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Abstract: TH-PO320

Depressive Symptoms as a Function of Race, Gender, and Perceived Social Support in End-Stage Kidney Disease

Session Information

Category: Dialysis

  • 701 Dialysis: Hemodialysis and Frequent Dialysis

Authors

  • Wild, Marcus G., Vanderbilt University, Nashville, Tennessee, United States
  • Nair, Devika, Vanderbilt University, Nashville, Tennessee, United States
  • Umeukeje, Ebele, Vanderbilt University Medical Center, Nashville, Tennessee, United States
  • Cavanaugh, Kerri L., Vanderbilt University Medical Center, Nashville, Tennessee, United States
  • Wallston, Ken, Vanderbilt University Medical Center, Nashville, Tennessee, United States

Group or Team Name

  • Behavioral Medicine in Chronic Conditions Research Group
Background

Depression negatively impacts physical health and quality of life, and the prevalence of depressive symptoms in individuals receiving maintenance hemodialysis (HD) is 2-3 times higher than in the general population. Further, women and members of minority groups are at an increased risk for depression. Perceived social support (PSS) is found to have protective effects against depression. Yet, the effects of social support, gender, and race on depressive symptoms in HD patients is not well described.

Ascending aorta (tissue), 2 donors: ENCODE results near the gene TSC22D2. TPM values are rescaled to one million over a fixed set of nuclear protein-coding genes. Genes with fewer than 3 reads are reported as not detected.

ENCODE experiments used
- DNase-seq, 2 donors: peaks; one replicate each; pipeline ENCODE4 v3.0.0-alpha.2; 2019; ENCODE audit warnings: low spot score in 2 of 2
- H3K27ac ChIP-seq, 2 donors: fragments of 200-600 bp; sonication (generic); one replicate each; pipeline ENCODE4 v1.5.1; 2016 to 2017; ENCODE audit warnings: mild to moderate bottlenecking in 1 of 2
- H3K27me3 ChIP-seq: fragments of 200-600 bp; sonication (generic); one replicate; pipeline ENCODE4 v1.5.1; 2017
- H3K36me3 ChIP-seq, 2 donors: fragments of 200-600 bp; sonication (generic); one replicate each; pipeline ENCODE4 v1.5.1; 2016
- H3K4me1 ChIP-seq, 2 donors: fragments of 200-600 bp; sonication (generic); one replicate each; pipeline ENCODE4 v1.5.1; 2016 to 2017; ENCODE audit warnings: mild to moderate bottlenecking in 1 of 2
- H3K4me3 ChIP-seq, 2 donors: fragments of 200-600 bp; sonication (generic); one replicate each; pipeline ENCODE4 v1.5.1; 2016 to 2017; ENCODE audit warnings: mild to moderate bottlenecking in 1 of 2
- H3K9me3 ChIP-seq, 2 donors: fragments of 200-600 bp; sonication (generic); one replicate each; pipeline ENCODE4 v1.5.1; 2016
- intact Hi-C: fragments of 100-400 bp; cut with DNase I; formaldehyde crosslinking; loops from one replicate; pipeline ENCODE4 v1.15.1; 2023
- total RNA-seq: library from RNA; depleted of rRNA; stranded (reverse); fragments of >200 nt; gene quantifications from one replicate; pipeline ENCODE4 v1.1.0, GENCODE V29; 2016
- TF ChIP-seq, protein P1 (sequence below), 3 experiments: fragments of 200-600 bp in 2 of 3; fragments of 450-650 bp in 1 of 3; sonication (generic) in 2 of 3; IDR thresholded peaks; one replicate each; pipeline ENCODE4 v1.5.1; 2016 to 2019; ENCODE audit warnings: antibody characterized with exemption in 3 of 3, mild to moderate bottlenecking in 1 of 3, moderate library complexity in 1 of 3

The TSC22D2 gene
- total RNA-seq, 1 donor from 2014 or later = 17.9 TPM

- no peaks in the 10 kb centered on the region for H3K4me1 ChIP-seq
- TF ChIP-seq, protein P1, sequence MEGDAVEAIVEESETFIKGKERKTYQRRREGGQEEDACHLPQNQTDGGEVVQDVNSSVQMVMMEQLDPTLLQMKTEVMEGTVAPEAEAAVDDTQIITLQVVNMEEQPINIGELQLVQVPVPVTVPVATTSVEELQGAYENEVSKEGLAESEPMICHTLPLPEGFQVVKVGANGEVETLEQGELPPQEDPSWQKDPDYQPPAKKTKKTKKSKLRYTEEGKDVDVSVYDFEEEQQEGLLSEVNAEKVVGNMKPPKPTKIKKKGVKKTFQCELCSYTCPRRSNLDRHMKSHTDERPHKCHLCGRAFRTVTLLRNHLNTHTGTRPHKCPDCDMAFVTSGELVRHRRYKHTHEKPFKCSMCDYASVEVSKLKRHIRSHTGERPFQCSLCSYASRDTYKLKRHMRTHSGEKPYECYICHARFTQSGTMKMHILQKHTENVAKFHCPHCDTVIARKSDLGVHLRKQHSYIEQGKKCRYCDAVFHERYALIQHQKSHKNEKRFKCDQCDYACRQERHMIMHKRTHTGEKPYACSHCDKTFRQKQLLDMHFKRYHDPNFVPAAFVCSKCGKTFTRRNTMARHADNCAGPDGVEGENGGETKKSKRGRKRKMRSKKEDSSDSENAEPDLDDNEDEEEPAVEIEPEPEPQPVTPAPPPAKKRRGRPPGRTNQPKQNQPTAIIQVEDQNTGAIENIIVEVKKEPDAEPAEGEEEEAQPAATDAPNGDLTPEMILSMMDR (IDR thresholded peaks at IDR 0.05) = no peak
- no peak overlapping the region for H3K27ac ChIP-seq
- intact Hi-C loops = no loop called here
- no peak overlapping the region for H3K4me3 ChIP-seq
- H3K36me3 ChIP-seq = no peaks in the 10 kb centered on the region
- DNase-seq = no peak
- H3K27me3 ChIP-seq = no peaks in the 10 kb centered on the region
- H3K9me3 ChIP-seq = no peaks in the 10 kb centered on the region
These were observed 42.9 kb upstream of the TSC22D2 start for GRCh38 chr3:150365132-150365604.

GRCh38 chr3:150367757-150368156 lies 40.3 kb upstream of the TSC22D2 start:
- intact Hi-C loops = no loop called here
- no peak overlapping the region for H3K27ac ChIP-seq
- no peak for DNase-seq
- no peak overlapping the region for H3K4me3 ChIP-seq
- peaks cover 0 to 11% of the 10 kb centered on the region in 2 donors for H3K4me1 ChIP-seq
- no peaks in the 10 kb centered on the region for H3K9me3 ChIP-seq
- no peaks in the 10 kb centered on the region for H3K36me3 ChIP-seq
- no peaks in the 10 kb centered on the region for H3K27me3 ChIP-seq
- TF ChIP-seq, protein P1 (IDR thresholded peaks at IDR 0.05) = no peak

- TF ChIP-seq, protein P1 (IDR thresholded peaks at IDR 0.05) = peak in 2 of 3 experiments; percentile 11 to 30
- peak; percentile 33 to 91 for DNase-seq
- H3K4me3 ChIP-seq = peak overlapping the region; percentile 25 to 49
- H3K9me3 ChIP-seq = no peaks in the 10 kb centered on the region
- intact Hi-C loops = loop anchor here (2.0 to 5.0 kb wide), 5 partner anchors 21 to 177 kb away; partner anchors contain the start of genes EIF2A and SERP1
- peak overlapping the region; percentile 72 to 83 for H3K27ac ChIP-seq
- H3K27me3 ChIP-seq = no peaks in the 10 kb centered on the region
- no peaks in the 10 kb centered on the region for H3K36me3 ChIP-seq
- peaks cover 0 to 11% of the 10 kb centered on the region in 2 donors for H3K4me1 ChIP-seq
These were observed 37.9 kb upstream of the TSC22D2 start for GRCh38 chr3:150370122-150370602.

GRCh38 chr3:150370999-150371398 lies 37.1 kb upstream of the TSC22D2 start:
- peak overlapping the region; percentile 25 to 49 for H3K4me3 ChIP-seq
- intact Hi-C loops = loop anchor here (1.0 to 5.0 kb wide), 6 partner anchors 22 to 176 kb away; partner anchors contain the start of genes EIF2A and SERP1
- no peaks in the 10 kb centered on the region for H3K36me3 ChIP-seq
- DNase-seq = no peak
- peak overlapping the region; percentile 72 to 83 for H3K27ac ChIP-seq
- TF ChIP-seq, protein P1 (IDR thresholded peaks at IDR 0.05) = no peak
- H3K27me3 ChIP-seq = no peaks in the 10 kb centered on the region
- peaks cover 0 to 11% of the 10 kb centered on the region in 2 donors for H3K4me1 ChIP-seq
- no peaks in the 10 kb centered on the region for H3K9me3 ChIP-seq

Methods

117 patients (55% female, 72% self-reported African American (AA)) receiving in-center HD completed questionnaires assessing depressive symptoms and PSS. A 2x2x2 ANOVA was conducted to assess the main effects of PSS, gender, and race on depressive symptoms. Two-way interactions of race x PSS, gender x PSS, and race x gender, as well as the three-way interaction of race, gender, and PSS were also evaluated. Age and self-rated overall health were included as covariates.

Results

Analyses revealed significant main effects of age (p<.01), overall health (p<.01), and PSS (p<.01) on depressive symptoms. There was a significant interaction between PSS and race (p<.05), such that AAs had lower levels of depressive symptoms at low levels of PSS and higher levels of depressive symptoms at higher levels of PSS, as compared to whites. Further, there was a significant 3-way interaction among PSS, race, and gender (See Figure 1).

Conclusion

Gender and race are important modifiers of the effects of PSS on depressive symptoms. Patient characteristics such as race and gender should be taken into account when creating tailored, social support-based interventions to treat depression in HD patients.

Figure 1. Effect on depressive symptoms of the interaction of PSS, gender, and race.

Funding

  • NIDDK Support